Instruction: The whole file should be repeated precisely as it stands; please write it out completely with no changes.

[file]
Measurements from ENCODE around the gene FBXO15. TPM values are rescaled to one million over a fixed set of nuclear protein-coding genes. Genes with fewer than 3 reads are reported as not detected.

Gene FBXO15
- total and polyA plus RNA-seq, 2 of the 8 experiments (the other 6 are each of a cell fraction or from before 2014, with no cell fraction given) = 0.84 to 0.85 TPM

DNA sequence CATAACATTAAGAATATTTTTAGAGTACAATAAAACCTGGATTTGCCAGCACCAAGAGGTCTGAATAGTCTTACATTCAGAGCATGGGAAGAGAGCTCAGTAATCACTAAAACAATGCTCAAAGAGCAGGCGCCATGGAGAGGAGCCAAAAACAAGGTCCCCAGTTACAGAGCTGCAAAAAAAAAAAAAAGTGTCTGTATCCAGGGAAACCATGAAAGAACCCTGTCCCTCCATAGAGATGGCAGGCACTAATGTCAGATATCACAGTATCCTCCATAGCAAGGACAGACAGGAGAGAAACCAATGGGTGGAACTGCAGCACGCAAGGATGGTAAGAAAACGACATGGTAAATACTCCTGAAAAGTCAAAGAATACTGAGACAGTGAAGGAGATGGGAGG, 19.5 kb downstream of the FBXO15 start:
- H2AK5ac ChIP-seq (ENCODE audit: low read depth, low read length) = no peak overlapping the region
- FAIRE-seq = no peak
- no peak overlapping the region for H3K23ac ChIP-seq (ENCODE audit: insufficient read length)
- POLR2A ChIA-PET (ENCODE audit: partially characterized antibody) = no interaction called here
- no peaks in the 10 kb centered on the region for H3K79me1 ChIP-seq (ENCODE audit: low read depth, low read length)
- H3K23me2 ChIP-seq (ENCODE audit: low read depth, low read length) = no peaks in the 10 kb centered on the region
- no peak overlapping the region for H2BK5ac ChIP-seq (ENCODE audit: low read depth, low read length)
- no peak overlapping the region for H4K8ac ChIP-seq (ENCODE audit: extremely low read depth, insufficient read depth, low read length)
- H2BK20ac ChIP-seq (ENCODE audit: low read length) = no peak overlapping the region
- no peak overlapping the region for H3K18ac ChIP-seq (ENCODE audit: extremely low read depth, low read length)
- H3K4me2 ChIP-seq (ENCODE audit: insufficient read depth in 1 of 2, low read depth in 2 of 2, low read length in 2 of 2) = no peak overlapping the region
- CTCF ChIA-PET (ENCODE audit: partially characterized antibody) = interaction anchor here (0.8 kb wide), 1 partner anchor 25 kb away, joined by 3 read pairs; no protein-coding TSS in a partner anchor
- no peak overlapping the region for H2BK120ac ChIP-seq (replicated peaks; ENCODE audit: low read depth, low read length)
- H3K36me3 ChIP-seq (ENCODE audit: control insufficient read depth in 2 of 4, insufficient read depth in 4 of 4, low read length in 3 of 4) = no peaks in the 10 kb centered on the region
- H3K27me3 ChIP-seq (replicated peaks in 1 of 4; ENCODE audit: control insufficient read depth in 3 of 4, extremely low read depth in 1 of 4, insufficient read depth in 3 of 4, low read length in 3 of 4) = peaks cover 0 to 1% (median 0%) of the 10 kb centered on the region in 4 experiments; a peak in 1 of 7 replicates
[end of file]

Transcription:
Measurements from ENCODE around the gene FBXO15. TPM values are rescaled to one million over a fixed set of nuclear protein-coding genes. Genes with fewer than 3 reads are reported as not detected.

Gene FBXO15
- total and polyA plus RNA-seq, 2 of the 8 experiments (the other 6 are each of a cell fraction or from before 2014, with no cell fraction given) = 0.84 to 0.85 TPM

DNA sequence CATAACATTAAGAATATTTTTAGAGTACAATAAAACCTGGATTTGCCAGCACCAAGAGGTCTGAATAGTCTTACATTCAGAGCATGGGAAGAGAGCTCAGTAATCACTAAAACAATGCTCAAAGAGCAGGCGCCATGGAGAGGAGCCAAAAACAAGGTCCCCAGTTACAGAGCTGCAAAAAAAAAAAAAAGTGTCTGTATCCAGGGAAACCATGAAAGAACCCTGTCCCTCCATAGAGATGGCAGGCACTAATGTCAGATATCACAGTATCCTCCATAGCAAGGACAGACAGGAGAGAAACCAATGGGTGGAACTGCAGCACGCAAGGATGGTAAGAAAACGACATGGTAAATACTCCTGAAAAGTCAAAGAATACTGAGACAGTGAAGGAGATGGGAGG, 19.5 kb downstream of the FBXO15 start:
- H2AK5ac ChIP-seq (ENCODE audit: low read depth, low read length) = no peak overlapping the region
- FAIRE-seq = no peak
- no peak overlapping the region for H3K23ac ChIP-seq (ENCODE audit: insufficient read length)
- POLR2A ChIA-PET (ENCODE audit: partially characterized antibody) = no interaction called here
- no peaks in the 10 kb centered on the region for H3K79me1 ChIP-seq (ENCODE audit: low read depth, low read length)
- H3K23me2 ChIP-seq (ENCODE audit: low read depth, low read length) = no peaks in the 10 kb centered on the region
- no peak overlapping the region for H2BK5ac ChIP-seq (ENCODE audit: low read depth, low read length)
- no peak overlapping the region for H4K8ac ChIP-seq (ENCODE audit: extremely low read depth, insufficient read depth, low read length)
- H2BK20ac ChIP-seq (ENCODE audit: low read length) = no peak overlapping the region
- no peak overlapping the region for H3K18ac ChIP-seq (ENCODE audit: extremely low read depth, low read length)
- H3K4me2 ChIP-seq (ENCODE audit: insufficient read depth in 1 of 2, low read depth in 2 of 2, low read length in 2 of 2) = no peak overlapping the region
- CTCF ChIA-PET (ENCODE audit: partially characterized antibody) = interaction anchor here (0.8 kb wide), 1 partner anchor 25 kb away, joined by 3 read pairs; no protein-coding TSS in a partner anchor
- no peak overlapping the region for H2BK120ac ChIP-seq (replicated peaks; ENCODE audit: low read depth, low read length)
- H3K36me3 ChIP-seq (ENCODE audit: control insufficient read depth in 2 of 4, insufficient read depth in 4 of 4, low read length in 3 of 4) = no peaks in the 10 kb centered on the region
- H3K27me3 ChIP-seq (replicated peaks in 1 of 4; ENCODE audit: control insufficient read depth in 3 of 4, extremely low read depth in 1 of 4, insufficient read depth in 3 of 4, low read length in 3 of 4) = peaks cover 0 to 1% (median 0%) of the 10 kb centered on the region in 4 experiments; a peak in 1 of 7 replicates